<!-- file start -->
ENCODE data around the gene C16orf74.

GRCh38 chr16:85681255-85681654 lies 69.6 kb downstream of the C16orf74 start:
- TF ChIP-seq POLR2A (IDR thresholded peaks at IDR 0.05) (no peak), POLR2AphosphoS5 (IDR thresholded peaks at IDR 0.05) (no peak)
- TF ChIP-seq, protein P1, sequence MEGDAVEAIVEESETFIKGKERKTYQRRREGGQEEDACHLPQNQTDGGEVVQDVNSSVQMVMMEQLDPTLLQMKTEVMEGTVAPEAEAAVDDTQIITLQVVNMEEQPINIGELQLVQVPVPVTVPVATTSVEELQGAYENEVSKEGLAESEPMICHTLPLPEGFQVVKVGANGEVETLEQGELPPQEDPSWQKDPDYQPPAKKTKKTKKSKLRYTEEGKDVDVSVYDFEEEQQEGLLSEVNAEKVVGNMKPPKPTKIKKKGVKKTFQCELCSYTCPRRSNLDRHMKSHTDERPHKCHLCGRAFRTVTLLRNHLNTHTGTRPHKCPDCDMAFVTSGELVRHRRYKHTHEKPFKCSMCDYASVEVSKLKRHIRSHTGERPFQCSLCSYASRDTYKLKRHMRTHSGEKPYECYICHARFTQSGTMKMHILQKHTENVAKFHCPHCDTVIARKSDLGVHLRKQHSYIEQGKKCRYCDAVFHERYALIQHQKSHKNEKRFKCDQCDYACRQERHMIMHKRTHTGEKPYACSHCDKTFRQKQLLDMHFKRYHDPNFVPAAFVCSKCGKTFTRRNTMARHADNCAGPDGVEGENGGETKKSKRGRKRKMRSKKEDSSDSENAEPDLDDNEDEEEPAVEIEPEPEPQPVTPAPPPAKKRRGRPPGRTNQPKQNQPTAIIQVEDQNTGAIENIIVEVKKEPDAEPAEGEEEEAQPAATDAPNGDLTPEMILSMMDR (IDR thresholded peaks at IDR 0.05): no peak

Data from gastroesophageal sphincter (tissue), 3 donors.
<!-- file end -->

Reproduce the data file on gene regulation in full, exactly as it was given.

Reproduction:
ENCODE data around the gene C16orf74.

GRCh38 chr16:85681255-85681654 lies 69.6 kb downstream of the C16orf74 start:
- TF ChIP-seq POLR2A (IDR thresholded peaks at IDR 0.05) (no peak), POLR2AphosphoS5 (IDR thresholded peaks at IDR 0.05) (no peak)
- TF ChIP-seq, protein P1, sequence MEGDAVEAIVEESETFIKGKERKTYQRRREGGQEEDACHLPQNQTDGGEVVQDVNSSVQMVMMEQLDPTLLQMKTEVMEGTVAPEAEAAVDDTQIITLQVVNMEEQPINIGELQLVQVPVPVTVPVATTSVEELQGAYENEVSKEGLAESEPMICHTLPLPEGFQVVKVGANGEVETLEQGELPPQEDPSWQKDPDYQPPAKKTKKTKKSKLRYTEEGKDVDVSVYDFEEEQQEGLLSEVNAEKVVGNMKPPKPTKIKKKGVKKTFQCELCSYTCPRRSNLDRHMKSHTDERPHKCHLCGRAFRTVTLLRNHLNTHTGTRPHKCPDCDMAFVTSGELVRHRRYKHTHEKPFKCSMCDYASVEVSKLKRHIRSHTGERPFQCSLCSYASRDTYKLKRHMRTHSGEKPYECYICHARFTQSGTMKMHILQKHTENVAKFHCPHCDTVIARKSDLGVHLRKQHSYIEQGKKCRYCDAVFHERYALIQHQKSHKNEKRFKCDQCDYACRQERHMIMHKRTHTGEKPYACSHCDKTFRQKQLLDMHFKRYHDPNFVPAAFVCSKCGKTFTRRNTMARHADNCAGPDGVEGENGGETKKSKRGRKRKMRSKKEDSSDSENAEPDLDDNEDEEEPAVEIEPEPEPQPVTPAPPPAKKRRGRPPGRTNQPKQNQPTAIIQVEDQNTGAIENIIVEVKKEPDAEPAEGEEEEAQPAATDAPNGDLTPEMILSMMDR (IDR thresholded peaks at IDR 0.05): no peak

Data from gastroesophageal sphincter (tissue), 3 donors.